Under NCLBA, sex education, prayer, and drug issues have certain restrictions. The law states that schools must emphasize abstinence, and may not use federal funds for programs to distribute condoms or other contraceptives in the school. School districts must certify each year that their policies do not prevent or deny participation in constitutionally protected prayer in elementary and secondary schools.
NCLBA provides funds to states to award to school districts for drug- and violence-prevention programs. These programs must address specific local needs and involve parents. Under Title IV, states are required to establish a uniform management and reporting system to collect information on school safety and drug use. Reporting must include anonymous student and teacher surveys and incident reports prepared by school officials. Students have the option to change schools under certain circumstances, when school safety is an issue. Students are eligible for school choice when they attend a "persistently dangerous school," as defined by state law. Any child who has been the victim of a violent crime on the grounds of his or her school is also eligible for school choice.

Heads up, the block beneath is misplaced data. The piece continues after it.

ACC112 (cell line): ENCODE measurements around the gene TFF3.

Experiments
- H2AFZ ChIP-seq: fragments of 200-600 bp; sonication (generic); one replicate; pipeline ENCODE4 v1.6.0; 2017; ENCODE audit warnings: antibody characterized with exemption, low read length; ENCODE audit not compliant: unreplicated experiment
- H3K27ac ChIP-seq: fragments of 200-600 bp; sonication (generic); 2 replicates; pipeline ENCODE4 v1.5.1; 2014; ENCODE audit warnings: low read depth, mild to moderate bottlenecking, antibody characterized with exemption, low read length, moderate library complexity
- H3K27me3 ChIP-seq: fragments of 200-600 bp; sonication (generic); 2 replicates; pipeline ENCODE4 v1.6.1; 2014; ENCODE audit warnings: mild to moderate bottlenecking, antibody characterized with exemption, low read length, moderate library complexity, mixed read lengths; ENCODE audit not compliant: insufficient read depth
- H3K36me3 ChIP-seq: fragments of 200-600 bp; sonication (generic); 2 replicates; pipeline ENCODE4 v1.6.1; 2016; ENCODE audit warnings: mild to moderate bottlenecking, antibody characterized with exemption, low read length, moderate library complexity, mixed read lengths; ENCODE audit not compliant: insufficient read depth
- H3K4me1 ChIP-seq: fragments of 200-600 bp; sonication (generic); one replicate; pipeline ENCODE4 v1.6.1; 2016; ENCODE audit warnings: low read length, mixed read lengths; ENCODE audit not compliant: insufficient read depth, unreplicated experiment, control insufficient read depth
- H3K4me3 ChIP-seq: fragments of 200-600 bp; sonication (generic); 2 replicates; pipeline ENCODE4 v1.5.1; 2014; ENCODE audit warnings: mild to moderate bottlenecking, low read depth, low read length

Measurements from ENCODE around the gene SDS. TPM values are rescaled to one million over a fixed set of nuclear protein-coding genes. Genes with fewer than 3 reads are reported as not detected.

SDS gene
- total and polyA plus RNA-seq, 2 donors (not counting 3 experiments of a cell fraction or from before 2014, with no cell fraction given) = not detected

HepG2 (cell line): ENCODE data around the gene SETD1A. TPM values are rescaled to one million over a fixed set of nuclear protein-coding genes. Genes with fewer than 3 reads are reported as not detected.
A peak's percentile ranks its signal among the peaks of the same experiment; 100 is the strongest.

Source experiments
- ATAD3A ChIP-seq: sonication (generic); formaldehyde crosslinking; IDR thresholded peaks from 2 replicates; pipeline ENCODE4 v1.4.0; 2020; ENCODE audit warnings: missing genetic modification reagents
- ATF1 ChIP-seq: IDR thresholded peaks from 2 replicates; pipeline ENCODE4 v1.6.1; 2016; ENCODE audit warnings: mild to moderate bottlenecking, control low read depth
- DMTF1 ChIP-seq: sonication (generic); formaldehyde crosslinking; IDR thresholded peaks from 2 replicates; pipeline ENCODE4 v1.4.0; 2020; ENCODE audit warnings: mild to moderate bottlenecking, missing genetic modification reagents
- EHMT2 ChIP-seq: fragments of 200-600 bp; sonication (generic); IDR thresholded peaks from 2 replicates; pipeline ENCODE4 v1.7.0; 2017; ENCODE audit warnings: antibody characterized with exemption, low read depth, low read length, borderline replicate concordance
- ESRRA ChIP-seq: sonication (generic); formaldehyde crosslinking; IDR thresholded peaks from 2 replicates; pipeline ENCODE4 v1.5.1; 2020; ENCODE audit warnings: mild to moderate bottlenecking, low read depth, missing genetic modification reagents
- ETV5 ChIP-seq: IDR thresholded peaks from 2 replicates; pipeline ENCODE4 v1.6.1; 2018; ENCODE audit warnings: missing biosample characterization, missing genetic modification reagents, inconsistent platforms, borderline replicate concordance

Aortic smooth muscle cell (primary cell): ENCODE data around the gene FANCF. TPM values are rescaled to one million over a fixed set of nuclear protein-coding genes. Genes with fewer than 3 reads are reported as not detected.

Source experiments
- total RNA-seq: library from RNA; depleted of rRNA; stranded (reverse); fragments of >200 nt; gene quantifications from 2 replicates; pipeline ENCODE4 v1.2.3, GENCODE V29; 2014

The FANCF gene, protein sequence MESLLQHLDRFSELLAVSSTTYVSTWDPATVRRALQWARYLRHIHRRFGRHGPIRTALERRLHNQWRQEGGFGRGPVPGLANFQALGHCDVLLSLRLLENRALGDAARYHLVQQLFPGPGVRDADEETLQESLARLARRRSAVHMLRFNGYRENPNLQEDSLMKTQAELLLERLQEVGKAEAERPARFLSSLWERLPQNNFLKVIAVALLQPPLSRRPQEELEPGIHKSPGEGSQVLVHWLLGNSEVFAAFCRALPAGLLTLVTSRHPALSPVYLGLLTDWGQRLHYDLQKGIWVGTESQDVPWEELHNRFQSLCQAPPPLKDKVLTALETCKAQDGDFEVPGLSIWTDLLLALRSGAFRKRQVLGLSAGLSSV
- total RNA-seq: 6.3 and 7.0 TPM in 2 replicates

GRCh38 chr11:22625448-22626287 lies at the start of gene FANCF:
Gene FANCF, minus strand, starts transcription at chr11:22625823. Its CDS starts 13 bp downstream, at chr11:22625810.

Clearly, the NCLBA's sex, education, prayer, and drug regulations can have a significant impact upon schools and students.
Contact a qualified education attorney to help you navigate education rights and laws.